Now that it's spring here in Norway, the nights are getting shorter and shorter, which on the contrary means that one wakes-up from time to time at early morning 03-04:00 a.m. due to the rising sun and in particular the birds singing around the forest.
One of the mornings last week my sleep was disturbed by a few ravens and crows measuring powers in the very prestigious annual contest "Ugly craw" organized by the local animal union committee, headed by the main moose Mr. Elg. I noticed that while the ravens were taking part in the contest, all other (smaller) types of birds continued to "applaud" all the time while the ravens were fighting. While I was half-asleep the term 1/f noise struck my mind.
Of course it is widely known that many natural phenomena follow a 1/f distribution, or in simple words the higher the power the less frequent the event would be and vice-versa. Half-asleep I did try to think and correlate the birds' songs or the species themselves. In one of the other days I decided to record some of the bird songs and perform a DFT for various recorded samples and then tried to average the f-plots to see whether there is any such 1/f dependency. The results which I show below might not be a full success due to various non-idealities and limited sample sets, but at least they hint an already known fact about 1/f and possibly show that a number of things might go wrong even with a simple time-frequency transformation as the DFT I used.
There are a number of papers about 1/f in human cognition, if interested, I suggest looking at:
"1/f noise in music and speech", Richard Voss, John Clarke, Nature vol. 258, November 27, 1975
"1/f noise in human cognition", D. Gilden, T. Thornton, Science vol. 267, March 24, 1995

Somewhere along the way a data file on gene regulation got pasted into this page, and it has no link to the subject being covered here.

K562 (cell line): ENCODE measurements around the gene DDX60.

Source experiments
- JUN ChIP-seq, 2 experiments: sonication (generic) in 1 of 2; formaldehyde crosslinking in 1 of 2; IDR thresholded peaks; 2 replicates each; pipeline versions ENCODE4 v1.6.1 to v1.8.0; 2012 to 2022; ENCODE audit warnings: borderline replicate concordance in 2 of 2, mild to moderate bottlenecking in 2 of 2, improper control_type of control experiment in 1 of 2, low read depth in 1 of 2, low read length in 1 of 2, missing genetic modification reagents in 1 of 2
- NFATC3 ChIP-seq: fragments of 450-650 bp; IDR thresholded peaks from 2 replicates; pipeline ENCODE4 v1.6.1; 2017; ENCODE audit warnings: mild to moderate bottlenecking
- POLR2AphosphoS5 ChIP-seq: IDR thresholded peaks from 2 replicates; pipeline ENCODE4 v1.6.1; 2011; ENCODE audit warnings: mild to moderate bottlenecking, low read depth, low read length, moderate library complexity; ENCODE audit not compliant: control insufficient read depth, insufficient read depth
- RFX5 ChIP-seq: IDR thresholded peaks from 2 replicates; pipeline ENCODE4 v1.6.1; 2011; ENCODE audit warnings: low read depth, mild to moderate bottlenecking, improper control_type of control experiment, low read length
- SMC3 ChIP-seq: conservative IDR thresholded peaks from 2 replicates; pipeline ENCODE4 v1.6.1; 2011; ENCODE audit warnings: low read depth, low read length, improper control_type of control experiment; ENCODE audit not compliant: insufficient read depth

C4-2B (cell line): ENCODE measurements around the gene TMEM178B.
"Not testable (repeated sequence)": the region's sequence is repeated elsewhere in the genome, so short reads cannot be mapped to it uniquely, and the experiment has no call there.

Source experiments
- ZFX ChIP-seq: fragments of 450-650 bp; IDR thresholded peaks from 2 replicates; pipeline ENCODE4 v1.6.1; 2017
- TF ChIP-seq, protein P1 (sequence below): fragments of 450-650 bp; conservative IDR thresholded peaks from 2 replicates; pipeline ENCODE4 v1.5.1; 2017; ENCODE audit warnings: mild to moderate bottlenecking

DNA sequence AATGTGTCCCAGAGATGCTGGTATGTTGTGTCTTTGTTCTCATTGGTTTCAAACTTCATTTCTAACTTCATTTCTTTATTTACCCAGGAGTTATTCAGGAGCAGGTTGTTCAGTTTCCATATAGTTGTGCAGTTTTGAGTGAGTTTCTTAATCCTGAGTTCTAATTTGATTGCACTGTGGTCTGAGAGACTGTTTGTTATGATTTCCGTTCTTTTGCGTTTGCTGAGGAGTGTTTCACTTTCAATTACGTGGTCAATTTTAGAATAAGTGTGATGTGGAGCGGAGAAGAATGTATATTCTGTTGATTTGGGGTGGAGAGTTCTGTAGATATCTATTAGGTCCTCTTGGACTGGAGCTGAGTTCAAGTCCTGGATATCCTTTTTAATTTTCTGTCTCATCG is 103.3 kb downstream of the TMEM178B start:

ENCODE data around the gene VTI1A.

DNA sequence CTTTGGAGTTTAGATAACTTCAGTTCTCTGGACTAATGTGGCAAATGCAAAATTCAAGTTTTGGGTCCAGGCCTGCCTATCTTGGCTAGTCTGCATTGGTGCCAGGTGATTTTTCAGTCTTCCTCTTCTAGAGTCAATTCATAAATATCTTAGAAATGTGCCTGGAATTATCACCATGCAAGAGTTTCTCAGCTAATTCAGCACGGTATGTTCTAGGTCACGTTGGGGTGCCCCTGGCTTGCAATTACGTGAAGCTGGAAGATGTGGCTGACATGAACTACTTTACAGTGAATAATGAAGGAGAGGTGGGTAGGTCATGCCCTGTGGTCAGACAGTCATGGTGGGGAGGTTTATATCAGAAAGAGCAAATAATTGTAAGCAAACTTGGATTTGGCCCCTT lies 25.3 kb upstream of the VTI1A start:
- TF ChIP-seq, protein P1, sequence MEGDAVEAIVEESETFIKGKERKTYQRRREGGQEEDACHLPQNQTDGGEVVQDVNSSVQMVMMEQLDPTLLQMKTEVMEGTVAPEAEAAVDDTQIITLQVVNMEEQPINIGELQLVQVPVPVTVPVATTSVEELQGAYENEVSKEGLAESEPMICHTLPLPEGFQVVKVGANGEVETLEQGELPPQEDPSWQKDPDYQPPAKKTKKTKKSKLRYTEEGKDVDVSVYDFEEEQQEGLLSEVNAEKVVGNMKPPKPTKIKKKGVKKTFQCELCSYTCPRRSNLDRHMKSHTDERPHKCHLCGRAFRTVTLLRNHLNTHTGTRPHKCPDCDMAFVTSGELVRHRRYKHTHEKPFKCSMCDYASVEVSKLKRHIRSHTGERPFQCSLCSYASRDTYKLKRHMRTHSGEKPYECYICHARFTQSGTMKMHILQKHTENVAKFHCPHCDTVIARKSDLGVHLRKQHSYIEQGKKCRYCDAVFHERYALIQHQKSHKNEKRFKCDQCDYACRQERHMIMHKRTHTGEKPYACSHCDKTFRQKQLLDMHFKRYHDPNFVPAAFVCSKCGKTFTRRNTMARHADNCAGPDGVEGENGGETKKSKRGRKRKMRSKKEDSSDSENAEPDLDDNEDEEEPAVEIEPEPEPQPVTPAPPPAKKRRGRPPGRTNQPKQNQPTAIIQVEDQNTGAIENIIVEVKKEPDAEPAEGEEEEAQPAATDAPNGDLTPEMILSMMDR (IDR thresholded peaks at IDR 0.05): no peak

"1/f noise a pedagogical review", Eduardo Milotti
To provide a picture of the 1/f occurrence in many "systems" I dare to provide a reprint from "1/f noise" Lawrence M. Ward and Priscilla E Greenwood (2007), Scholarpedia
This figure is staggering!
Let's start by hearing the bird sample I used.
You might notice that the electronic hum from the microphone preamp of my computer is simply in the same order of magnitude as the birds' songs. This makes these samples very difficult to analyse as we are interested only in the bird content and any other noise (electronic, numerical etc...) should be low. A somewhat higher dynamic range samples would have given a better start.
There is a number of ways to perform this measurement and some might argue, is it the various bird species' songs combined together from a listener's point of hearing that should all be counted for the 1/f measurement, or, is it a single bird, that should be isolated for the measurement? In the current case I possibly isolate a set of birds (bigger species) as I try to filter-out high frequencies and focus my DFT only on the range up-to 60Hz. Here is a block diagram of the signal chain for my analysis:
After reading the input sample in wav format, a 10th order low-pass butterworth filter with a cutoff frequency of 10kHz is applied. Further after sample squaring the signal is fed through a second filter of the same type with a cutoff of 60Hz. After this extraction (with some non-idealities from the filters) the continuous-time sample information up-to 60Hz is represented in the f-domain by DFT.